A light, comic touch has been a hallmark of most Marvel movies, but Thor: Ragnarok may be the first one to qualify as slaphappy.
Dominated by bright colors and frequently dazed characters, the movie seems to have both downed a gallon of Mountain Dew and doused itself with it, giggling all the while. With its interplanetary adventures and psychedelic aesthetic, it’s like a Star Wars spinoff made by people short on sleep because they were binge-watching episodes of Teletubbies. Plus, Jeff Goldblum in blue eyeliner and lipstick.
Goldblum anchors the film’s middle section, in which Thor (Chris Hemsworth)—on his way to rescue his home planet of Asgard from a monumental threat—gets sidetracked on the planet of Sakaar. Largely a garbage dump, though punctuated by vibrantly colored shacks here and there, Sakaar is presided over by the Grandmaster (Goldblum). With his hair swept up like a rooster’s comb, the Grandmaster preens about his ramshackle city, playing DJ at his own parties and presiding over a gladiator-style tournament in which Thor, as his prisoner, is forced to compete. His adversary? In this franchise-minded Marvel Cinematic Universe, none other than Hulk (Mark Ruffalo).
Hulk still resides in CGI’s uncanny valley—this is no Caesar from the Planet of the Apes films—but once he calms down to the size of Bruce Banner, Ruffalo and Hemsworth get to share some nicely comic scenes together. (Hemsworth has a similar chemistry with Tom Hiddleston, returning here as Thor’s conniving brother Loki.) Having spent the past few years on Sakaar as Hulk, Banner can’t remember much and follows Thor around like an addled puppy, adding to the film’s punch-drunk demeanor. Their bickering over who actually won the fight in the arena is part sibling rivalry and part “Who’s on First?” routine.
Why does all of this work when a similar tone was tried—and greatly failed—in the likes of Valerian and the City of a Thousand Planets? Much of it has to do with Thor: Ragnarok’s cast. From Goldblum to Ruffalo to Hiddleston to Hemsworth (the latter of whom was the funniest thing about 2016’s Ghostbusters), these are all performers more attuned to comedy than the likes of Dane DeHaan and Cara Delevingne, who anchored Valerian. Even more important to Ragnarok, however, is another cast member, Taika Waititi, who provides the voice for a CGI rock alien named Korg and is also the film’s unlikely director. Waititi had only a handful of small, comedic features under his belt (including the brilliant What We Do in the Shadows) before he was given this assignment, but the gamble on Marvel’s part was a good one.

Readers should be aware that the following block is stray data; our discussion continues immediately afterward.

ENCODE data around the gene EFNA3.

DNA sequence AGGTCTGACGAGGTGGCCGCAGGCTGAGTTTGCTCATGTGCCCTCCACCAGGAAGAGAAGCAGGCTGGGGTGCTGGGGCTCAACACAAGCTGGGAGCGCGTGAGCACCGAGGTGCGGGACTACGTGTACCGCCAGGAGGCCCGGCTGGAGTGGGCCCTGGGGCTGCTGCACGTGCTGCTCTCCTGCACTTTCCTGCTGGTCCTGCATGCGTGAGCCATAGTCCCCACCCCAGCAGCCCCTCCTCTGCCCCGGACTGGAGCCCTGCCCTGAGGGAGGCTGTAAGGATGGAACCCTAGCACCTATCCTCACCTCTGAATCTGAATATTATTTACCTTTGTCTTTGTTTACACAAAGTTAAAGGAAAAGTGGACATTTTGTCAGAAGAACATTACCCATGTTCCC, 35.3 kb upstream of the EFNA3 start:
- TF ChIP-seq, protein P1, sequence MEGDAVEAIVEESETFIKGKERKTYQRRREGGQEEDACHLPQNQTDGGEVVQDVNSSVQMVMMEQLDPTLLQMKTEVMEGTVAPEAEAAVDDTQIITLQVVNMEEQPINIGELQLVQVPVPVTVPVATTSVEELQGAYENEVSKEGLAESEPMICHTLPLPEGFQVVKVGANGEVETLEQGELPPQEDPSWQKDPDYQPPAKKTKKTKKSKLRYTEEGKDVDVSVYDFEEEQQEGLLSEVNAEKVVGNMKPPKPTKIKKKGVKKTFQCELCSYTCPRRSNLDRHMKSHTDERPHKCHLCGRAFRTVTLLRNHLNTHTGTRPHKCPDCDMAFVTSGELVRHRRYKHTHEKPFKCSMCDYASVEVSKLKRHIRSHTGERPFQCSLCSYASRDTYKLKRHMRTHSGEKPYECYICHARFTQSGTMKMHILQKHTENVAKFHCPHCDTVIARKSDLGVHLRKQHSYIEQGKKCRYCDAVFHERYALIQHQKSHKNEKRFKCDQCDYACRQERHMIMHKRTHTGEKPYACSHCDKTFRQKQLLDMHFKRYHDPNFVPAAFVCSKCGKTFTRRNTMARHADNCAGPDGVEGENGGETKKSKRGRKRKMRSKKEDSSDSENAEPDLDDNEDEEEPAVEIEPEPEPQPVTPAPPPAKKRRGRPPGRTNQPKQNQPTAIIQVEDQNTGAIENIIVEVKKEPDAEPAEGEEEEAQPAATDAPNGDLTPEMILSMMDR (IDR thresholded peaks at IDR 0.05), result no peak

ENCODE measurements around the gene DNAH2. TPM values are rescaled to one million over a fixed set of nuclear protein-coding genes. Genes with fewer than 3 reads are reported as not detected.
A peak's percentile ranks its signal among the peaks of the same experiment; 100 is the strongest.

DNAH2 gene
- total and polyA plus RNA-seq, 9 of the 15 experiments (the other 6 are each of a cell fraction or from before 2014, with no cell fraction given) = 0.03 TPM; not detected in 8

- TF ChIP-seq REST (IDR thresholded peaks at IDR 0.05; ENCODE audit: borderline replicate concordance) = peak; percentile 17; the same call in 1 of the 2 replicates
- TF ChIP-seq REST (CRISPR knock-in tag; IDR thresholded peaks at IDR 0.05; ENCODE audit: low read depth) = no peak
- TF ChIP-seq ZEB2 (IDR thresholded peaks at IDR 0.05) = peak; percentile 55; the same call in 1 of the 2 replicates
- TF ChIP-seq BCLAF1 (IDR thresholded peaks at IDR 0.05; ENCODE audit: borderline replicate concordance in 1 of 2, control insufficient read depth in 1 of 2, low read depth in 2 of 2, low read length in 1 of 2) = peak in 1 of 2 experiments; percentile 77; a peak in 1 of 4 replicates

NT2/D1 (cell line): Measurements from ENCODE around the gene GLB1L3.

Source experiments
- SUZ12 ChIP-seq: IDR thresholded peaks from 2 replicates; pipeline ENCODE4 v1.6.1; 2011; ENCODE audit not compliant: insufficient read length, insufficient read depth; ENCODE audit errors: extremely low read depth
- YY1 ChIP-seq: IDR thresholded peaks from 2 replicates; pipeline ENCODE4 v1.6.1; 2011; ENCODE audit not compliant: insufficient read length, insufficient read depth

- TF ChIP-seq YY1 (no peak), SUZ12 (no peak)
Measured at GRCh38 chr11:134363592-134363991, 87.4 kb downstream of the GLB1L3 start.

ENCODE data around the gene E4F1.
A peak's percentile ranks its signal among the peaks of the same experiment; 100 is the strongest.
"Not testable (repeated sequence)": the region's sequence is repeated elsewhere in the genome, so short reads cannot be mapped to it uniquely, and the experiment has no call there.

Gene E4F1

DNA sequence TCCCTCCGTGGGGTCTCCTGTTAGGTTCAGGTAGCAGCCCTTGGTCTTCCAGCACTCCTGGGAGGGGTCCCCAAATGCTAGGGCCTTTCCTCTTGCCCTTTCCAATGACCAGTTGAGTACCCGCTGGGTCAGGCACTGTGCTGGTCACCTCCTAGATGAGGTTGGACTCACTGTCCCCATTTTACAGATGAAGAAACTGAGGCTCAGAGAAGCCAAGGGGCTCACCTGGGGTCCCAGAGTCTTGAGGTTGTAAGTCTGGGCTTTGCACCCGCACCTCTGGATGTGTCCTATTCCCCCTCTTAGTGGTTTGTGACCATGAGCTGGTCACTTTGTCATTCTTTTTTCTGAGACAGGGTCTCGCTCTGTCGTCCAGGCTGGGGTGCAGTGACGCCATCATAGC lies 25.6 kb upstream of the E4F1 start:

The movie seems to have both downed a gallon of Mountain Dew and doused itself with it.
Waititi employs a specific comic strategy—undercutting—that makes Ragnarok a lively, consistently surprising experience. Sometimes he undercuts our expectations (as when he gives the physically imposing Korg a delicate personality) and at other times he undercuts the demands of the genre itself. This is true right from the start, when the tension of the movie’s dramatic opening—with Thor dangling in chains before a fiery demon named Surtur—is deflated by the fact that Thor awkwardly, apologetically spins away from Surtur as the demon threatens him, as if he were sitting in a wonky swivel chair. What most movies would treat as a violent showdown (and it does get to that), Ragnarok sets up as a light comedy of manners.
I should probably get to what essentially accounts for the other half of Thor: Ragnarok. This involves that monumental threat to Asgard: Hela (Cate Blanchett), the goddess of death. Hela is Thor’s banished older sister (whom he never knew), back on the scene to make a vengeful claim to the crown. This plotline is far more routine than the goofiness going on on Sakaar, but at least Blanchett makes the most of it. She struts about with the same sinister sensibility she brought to Cinderella; scoffs at Asgard’s hypocritical patriarchy (there’s a great moment where she reveals the hidden history that lies behind the palace’s Sistine Chapel-like murals); and regally wears a fantastic helmet that seems to be made from the racks of demon deer (I love the way she brushes her hair back to make it appear).
Still, there is an obligatory nature to some of Blanchett’s scenes, and you could argue that the entire Hela storyline should have been saved for another Thor installment. What’s more, save for two painterly instances of action as tableau, much of the fight sequences in the movie rely on dark and dreary CGI imagery. That said, most of Thor: Ragnarok is delightful. Quibbles can be had, to be sure, but giggles are far more fun.